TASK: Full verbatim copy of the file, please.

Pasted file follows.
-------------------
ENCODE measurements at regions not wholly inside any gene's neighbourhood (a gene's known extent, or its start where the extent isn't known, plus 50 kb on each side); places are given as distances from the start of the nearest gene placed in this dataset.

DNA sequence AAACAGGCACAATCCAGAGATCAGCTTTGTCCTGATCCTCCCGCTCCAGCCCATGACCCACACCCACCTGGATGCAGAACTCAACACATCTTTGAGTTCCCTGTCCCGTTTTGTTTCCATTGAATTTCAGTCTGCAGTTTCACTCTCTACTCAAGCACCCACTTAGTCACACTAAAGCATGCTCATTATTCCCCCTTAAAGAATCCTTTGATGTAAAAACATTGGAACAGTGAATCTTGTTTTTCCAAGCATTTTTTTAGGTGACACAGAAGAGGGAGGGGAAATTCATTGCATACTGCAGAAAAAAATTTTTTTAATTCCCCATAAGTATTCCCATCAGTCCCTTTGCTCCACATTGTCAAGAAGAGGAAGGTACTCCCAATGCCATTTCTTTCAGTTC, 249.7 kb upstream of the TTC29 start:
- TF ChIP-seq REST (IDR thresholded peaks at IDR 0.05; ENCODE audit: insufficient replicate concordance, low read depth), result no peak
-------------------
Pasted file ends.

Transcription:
ENCODE measurements at regions not wholly inside any gene's neighbourhood (a gene's known extent, or its start where the extent isn't known, plus 50 kb on each side); places are given as distances from the start of the nearest gene placed in this dataset.

DNA sequence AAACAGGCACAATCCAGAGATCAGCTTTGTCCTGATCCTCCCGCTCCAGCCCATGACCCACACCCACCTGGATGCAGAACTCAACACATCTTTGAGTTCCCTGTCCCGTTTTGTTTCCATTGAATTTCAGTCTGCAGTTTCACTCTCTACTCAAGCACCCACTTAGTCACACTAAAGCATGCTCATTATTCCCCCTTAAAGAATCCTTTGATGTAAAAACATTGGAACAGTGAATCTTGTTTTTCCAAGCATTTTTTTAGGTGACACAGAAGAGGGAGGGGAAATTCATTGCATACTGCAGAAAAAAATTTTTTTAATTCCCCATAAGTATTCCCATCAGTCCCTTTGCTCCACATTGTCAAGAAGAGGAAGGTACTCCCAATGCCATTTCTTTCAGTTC, 249.7 kb upstream of the TTC29 start:
- TF ChIP-seq REST (IDR thresholded peaks at IDR 0.05; ENCODE audit: insufficient replicate concordance, low read depth), result no peak